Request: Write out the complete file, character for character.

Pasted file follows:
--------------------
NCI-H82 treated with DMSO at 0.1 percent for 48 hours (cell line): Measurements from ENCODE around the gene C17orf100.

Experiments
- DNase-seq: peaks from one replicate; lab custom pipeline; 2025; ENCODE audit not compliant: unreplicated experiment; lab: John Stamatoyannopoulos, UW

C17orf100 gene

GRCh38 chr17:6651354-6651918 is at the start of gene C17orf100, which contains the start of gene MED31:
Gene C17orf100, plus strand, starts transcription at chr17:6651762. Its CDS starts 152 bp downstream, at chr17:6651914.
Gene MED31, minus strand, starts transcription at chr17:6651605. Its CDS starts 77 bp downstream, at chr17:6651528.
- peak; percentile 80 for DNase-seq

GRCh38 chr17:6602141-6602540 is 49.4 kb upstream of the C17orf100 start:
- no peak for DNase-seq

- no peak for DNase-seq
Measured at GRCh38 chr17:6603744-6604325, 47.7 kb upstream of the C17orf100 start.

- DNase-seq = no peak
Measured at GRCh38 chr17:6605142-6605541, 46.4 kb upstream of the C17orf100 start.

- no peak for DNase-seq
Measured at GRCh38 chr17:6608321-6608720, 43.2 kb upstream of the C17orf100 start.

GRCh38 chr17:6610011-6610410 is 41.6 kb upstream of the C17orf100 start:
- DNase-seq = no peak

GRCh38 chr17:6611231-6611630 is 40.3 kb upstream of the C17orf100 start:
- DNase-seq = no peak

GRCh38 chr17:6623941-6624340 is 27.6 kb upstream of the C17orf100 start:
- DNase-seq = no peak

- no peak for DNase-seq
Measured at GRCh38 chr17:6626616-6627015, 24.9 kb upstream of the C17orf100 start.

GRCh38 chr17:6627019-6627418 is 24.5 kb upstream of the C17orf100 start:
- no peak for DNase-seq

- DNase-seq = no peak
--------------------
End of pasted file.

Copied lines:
NCI-H82 treated with DMSO at 0.1 percent for 48 hours (cell line): Measurements from ENCODE around the gene C17orf100.

Experiments
- DNase-seq: peaks from one replicate; lab custom pipeline; 2025; ENCODE audit not compliant: unreplicated experiment; lab: John Stamatoyannopoulos, UW

C17orf100 gene

GRCh38 chr17:6651354-6651918 is at the start of gene C17orf100, which contains the start of gene MED31:
Gene C17orf100, plus strand, starts transcription at chr17:6651762. Its CDS starts 152 bp downstream, at chr17:6651914.
Gene MED31, minus strand, starts transcription at chr17:6651605. Its CDS starts 77 bp downstream, at chr17:6651528.
- peak; percentile 80 for DNase-seq

GRCh38 chr17:6602141-6602540 is 49.4 kb upstream of the C17orf100 start:
- no peak for DNase-seq

- no peak for DNase-seq
Measured at GRCh38 chr17:6603744-6604325, 47.7 kb upstream of the C17orf100 start.

- DNase-seq = no peak
Measured at GRCh38 chr17:6605142-6605541, 46.4 kb upstream of the C17orf100 start.

- no peak for DNase-seq
Measured at GRCh38 chr17:6608321-6608720, 43.2 kb upstream of the C17orf100 start.

GRCh38 chr17:6610011-6610410 is 41.6 kb upstream of the C17orf100 start:
- DNase-seq = no peak

GRCh38 chr17:6611231-6611630 is 40.3 kb upstream of the C17orf100 start:
- DNase-seq = no peak

GRCh38 chr17:6623941-6624340 is 27.6 kb upstream of the C17orf100 start:
- DNase-seq = no peak

- no peak for DNase-seq
Measured at GRCh38 chr17:6626616-6627015, 24.9 kb upstream of the C17orf100 start.

GRCh38 chr17:6627019-6627418 is 24.5 kb upstream of the C17orf100 start:
- no peak for DNase-seq

- DNase-seq = no peak